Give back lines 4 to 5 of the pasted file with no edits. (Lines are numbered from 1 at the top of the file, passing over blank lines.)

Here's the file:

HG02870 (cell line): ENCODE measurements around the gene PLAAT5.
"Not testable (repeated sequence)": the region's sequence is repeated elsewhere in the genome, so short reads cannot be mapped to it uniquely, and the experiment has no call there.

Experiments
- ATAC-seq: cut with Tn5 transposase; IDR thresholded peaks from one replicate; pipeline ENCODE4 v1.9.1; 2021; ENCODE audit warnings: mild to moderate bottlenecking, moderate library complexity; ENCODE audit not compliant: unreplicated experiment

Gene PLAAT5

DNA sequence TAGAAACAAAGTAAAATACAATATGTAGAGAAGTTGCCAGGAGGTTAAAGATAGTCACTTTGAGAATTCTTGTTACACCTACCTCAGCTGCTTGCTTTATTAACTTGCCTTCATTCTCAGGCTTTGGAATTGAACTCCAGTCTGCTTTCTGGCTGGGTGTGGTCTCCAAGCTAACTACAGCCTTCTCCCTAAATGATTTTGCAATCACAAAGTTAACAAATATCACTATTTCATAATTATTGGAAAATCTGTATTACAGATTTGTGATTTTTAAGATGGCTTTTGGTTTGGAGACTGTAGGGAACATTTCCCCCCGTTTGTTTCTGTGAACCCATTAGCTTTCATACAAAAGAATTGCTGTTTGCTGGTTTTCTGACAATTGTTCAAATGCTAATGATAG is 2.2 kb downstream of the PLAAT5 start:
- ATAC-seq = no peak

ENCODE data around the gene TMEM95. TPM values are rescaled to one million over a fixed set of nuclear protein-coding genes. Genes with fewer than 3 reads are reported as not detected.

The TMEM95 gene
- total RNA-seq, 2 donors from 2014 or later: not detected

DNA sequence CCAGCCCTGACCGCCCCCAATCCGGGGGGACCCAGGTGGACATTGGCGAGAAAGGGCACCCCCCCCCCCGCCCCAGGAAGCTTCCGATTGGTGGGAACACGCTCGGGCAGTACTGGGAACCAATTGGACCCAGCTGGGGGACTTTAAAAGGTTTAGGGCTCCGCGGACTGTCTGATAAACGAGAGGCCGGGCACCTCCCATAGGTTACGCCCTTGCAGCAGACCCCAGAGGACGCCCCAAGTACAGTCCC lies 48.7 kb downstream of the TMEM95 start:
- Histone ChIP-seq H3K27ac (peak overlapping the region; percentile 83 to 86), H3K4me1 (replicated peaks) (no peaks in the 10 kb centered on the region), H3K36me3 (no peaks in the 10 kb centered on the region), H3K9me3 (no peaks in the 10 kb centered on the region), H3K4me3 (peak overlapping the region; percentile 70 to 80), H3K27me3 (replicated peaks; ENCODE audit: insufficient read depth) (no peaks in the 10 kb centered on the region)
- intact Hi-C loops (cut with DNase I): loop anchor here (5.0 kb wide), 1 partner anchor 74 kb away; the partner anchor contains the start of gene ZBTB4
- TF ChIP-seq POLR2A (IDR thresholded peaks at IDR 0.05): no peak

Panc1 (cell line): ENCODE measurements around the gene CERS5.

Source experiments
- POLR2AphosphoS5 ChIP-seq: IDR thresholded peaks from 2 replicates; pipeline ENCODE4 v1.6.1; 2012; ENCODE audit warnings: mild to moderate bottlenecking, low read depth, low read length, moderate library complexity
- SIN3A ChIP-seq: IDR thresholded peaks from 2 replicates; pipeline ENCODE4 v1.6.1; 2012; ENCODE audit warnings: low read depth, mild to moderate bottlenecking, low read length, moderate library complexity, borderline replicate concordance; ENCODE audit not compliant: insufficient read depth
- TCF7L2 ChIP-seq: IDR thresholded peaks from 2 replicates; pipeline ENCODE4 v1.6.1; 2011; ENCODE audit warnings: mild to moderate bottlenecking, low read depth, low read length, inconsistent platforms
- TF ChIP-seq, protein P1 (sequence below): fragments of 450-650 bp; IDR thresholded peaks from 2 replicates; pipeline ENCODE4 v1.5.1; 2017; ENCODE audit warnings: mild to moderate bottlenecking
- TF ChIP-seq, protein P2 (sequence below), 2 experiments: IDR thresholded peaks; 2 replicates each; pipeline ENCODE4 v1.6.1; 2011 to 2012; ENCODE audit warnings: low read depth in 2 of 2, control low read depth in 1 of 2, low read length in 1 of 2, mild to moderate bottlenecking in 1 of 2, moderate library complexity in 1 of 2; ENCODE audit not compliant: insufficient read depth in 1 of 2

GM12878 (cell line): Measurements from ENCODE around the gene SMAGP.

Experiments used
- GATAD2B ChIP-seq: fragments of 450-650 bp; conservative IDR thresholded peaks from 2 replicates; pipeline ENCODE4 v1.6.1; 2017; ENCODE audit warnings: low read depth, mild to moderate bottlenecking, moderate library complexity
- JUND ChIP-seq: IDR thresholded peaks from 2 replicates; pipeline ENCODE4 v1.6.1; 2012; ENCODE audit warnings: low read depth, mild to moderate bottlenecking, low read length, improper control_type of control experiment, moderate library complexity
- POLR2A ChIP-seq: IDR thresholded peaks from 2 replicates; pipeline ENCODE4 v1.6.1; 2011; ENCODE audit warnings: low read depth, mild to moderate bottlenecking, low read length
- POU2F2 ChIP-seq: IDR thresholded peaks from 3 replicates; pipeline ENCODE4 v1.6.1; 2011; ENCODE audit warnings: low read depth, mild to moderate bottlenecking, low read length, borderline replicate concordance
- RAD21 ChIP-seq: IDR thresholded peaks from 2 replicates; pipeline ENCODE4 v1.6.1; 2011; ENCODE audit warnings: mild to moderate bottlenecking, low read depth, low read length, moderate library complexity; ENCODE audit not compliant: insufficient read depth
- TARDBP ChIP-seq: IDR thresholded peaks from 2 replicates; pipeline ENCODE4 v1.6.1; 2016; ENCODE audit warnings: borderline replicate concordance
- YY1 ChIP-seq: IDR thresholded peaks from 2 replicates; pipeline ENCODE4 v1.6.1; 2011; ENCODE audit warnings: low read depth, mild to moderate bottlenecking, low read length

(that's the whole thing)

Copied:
- ATAC-seq: cut with Tn5 transposase; IDR thresholded peaks from one replicate; pipeline ENCODE4 v1.9.1; 2021; ENCODE audit warnings: mild to moderate bottlenecking, moderate library complexity; ENCODE audit not compliant: unreplicated experiment

Gene PLAAT5